• Summary
  • Contents
  • Subject index

21st Century Education: A Reference Handbook offers 100 chapters written by leading experts in the field that highlight the most important topics, issues, questions, and debates facing educators today. This comprehensive and authoritative two-volume work provides undergraduate education majors with insight into the rich array of issues inherent in education—issues informing debates that involve all Americans.Key Features:· Provides undergraduate majors with an authoritative reference source ideal for their classroom research needs, preparation for GREs, and research into directions to take in pursuing a graduate degree or career· Offers more detailed information than encyclopedia entries, but not as much jargon, detail, or density as journal articles or research handbook chapters· Explores educational policy and reform, teacher education and certification, educational administration, curriculum, and instruction· Offers a reader-friendly common format: Theory, Methods, Applications, Comparison, Future Directions, Summary, References and Further Readings 21st Century Education: A Reference Handbook is designed to prepare teachers, professors, and administrators for their future careers, informing the debates and preparing them to address the questions and meet the challenges of education today.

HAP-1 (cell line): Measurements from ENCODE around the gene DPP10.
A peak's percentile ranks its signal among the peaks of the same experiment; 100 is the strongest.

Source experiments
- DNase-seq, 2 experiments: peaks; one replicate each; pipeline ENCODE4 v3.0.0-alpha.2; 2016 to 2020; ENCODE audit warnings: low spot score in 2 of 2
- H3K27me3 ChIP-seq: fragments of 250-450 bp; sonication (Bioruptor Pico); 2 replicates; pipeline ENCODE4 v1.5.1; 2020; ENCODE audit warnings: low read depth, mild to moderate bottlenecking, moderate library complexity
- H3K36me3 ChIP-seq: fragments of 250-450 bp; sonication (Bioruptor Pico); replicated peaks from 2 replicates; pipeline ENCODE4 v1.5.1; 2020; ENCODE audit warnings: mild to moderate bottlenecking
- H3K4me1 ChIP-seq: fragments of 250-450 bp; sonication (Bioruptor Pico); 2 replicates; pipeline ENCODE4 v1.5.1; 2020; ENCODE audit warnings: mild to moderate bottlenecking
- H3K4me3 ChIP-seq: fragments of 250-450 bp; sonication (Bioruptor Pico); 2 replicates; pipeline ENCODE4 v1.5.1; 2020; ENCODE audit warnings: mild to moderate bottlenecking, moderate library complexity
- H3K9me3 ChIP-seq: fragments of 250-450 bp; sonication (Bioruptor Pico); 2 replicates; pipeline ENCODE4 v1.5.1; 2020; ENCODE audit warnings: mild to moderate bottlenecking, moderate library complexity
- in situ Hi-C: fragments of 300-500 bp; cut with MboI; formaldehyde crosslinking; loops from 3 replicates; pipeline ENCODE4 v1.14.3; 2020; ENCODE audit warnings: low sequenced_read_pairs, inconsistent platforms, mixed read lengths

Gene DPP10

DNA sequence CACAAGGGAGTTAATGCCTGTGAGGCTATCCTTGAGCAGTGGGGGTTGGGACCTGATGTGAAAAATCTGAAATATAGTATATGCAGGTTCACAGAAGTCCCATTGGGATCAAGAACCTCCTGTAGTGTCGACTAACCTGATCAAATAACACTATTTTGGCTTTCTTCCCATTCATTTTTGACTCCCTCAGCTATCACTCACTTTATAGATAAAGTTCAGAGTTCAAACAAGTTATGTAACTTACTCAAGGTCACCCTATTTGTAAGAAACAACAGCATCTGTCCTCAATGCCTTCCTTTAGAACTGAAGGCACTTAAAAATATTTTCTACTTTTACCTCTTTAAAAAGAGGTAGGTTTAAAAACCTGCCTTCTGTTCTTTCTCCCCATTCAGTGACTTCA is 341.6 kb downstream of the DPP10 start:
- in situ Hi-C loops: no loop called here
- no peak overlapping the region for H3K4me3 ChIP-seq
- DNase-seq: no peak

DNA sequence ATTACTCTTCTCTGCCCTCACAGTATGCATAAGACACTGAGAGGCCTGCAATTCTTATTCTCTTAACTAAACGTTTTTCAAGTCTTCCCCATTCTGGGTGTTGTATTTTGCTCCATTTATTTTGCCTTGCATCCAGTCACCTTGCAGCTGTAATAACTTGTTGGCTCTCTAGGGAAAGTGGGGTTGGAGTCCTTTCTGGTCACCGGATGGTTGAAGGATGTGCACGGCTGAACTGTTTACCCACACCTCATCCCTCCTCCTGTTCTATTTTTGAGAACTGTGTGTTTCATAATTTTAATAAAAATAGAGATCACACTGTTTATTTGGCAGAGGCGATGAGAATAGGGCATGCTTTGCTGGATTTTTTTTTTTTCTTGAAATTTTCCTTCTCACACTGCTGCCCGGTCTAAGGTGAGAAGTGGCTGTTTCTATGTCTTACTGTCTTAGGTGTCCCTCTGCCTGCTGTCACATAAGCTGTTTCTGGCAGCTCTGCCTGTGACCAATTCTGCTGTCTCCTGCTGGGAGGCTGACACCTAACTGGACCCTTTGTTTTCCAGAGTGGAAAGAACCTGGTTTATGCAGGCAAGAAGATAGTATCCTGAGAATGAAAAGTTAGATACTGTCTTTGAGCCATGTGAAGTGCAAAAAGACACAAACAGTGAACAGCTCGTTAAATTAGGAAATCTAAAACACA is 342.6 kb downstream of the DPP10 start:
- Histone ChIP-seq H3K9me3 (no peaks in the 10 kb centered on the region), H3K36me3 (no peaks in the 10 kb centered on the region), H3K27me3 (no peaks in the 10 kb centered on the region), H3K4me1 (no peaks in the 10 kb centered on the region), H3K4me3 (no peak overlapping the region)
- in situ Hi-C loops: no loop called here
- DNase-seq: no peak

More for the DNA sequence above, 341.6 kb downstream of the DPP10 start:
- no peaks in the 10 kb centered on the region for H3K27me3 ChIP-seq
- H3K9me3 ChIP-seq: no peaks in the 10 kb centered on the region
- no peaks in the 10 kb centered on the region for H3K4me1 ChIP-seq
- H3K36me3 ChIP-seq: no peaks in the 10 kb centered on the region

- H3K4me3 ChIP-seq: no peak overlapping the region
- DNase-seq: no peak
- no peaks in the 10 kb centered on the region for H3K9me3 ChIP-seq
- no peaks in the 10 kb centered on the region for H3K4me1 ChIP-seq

Conceptual Learning
Conceptual learning

Educators generally want students to understand the concepts and principles of the domains they study, rather than only acquiring routine, low-level knowledge and procedural skill. Although much research has focused on individuals learning rules or definitions for classifying stimuli (classically, e.g., Bruner, Goodnow, & Austin, 1956, and Shepard, Hovland, & Jenkins, 1961; for a more recent review, see Murphy, 2002), we consider conceptual learning and understanding more generally, taking a view developed initially by Wittgenstein (1953/2001), as participation in the activities of communities of practice.

In general terms, learning by an individual in a community involves progress from peripheral to full participation (Lave & Wenger, 1991). An important part of full participation is knowing the concepts a group uses in coordinating activities, deciding ...

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